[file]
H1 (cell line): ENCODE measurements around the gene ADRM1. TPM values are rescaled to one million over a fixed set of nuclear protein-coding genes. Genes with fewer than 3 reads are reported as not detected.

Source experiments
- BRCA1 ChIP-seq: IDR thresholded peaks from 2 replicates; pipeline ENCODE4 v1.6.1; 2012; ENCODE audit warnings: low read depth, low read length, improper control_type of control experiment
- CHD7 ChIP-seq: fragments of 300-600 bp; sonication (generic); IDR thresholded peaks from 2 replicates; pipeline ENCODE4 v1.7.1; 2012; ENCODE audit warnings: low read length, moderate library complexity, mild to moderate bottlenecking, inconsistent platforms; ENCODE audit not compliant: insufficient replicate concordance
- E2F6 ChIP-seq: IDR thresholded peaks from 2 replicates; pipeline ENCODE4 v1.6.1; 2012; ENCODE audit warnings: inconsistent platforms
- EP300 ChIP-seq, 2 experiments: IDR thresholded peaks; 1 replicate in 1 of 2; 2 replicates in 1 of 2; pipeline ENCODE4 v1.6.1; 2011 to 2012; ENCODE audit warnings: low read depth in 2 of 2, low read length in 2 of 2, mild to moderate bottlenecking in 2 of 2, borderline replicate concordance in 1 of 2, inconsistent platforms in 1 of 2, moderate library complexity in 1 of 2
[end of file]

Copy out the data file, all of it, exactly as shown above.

H1 (cell line): ENCODE measurements around the gene ADRM1. TPM values are rescaled to one million over a fixed set of nuclear protein-coding genes. Genes with fewer than 3 reads are reported as not detected.

Source experiments
- BRCA1 ChIP-seq: IDR thresholded peaks from 2 replicates; pipeline ENCODE4 v1.6.1; 2012; ENCODE audit warnings: low read depth, low read length, improper control_type of control experiment
- CHD7 ChIP-seq: fragments of 300-600 bp; sonication (generic); IDR thresholded peaks from 2 replicates; pipeline ENCODE4 v1.7.1; 2012; ENCODE audit warnings: low read length, moderate library complexity, mild to moderate bottlenecking, inconsistent platforms; ENCODE audit not compliant: insufficient replicate concordance
- E2F6 ChIP-seq: IDR thresholded peaks from 2 replicates; pipeline ENCODE4 v1.6.1; 2012; ENCODE audit warnings: inconsistent platforms
- EP300 ChIP-seq, 2 experiments: IDR thresholded peaks; 1 replicate in 1 of 2; 2 replicates in 1 of 2; pipeline ENCODE4 v1.6.1; 2011 to 2012; ENCODE audit warnings: low read depth in 2 of 2, low read length in 2 of 2, mild to moderate bottlenecking in 2 of 2, borderline replicate concordance in 1 of 2, inconsistent platforms in 1 of 2, moderate library complexity in 1 of 2